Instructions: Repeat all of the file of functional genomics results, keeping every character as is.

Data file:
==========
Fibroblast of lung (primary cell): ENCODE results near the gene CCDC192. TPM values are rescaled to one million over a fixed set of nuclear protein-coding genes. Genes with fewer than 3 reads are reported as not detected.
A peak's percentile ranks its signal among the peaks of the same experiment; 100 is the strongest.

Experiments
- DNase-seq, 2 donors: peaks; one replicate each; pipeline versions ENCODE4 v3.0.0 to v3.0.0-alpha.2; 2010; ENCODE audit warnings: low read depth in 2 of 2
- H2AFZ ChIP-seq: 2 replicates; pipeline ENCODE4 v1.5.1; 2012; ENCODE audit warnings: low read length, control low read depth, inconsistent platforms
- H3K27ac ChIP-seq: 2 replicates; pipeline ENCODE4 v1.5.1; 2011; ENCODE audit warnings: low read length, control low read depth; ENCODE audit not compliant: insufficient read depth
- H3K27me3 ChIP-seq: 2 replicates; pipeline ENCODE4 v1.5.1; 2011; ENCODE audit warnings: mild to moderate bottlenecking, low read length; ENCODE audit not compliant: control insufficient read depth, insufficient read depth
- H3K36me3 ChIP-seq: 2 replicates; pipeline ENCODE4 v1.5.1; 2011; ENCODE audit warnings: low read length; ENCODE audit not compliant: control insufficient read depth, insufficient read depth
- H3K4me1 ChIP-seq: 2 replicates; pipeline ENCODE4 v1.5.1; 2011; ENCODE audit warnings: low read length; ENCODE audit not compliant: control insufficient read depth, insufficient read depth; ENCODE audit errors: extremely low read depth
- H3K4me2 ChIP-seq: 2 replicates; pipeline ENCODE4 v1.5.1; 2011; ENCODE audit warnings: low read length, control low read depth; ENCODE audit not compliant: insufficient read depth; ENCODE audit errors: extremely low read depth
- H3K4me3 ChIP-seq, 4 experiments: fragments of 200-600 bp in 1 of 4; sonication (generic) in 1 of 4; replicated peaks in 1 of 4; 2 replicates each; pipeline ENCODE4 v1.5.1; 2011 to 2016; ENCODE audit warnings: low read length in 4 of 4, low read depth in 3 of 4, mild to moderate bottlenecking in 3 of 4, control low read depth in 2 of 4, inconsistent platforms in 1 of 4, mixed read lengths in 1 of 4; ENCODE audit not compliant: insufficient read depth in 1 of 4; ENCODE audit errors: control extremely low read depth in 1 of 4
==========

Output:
Fibroblast of lung (primary cell): ENCODE results near the gene CCDC192. TPM values are rescaled to one million over a fixed set of nuclear protein-coding genes. Genes with fewer than 3 reads are reported as not detected.
A peak's percentile ranks its signal among the peaks of the same experiment; 100 is the strongest.

Experiments
- DNase-seq, 2 donors: peaks; one replicate each; pipeline versions ENCODE4 v3.0.0 to v3.0.0-alpha.2; 2010; ENCODE audit warnings: low read depth in 2 of 2
- H2AFZ ChIP-seq: 2 replicates; pipeline ENCODE4 v1.5.1; 2012; ENCODE audit warnings: low read length, control low read depth, inconsistent platforms
- H3K27ac ChIP-seq: 2 replicates; pipeline ENCODE4 v1.5.1; 2011; ENCODE audit warnings: low read length, control low read depth; ENCODE audit not compliant: insufficient read depth
- H3K27me3 ChIP-seq: 2 replicates; pipeline ENCODE4 v1.5.1; 2011; ENCODE audit warnings: mild to moderate bottlenecking, low read length; ENCODE audit not compliant: control insufficient read depth, insufficient read depth
- H3K36me3 ChIP-seq: 2 replicates; pipeline ENCODE4 v1.5.1; 2011; ENCODE audit warnings: low read length; ENCODE audit not compliant: control insufficient read depth, insufficient read depth
- H3K4me1 ChIP-seq: 2 replicates; pipeline ENCODE4 v1.5.1; 2011; ENCODE audit warnings: low read length; ENCODE audit not compliant: control insufficient read depth, insufficient read depth; ENCODE audit errors: extremely low read depth
- H3K4me2 ChIP-seq: 2 replicates; pipeline ENCODE4 v1.5.1; 2011; ENCODE audit warnings: low read length, control low read depth; ENCODE audit not compliant: insufficient read depth; ENCODE audit errors: extremely low read depth
- H3K4me3 ChIP-seq, 4 experiments: fragments of 200-600 bp in 1 of 4; sonication (generic) in 1 of 4; replicated peaks in 1 of 4; 2 replicates each; pipeline ENCODE4 v1.5.1; 2011 to 2016; ENCODE audit warnings: low read length in 4 of 4, low read depth in 3 of 4, mild to moderate bottlenecking in 3 of 4, control low read depth in 2 of 4, inconsistent platforms in 1 of 4, mixed read lengths in 1 of 4; ENCODE audit not compliant: insufficient read depth in 1 of 4; ENCODE audit errors: control extremely low read depth in 1 of 4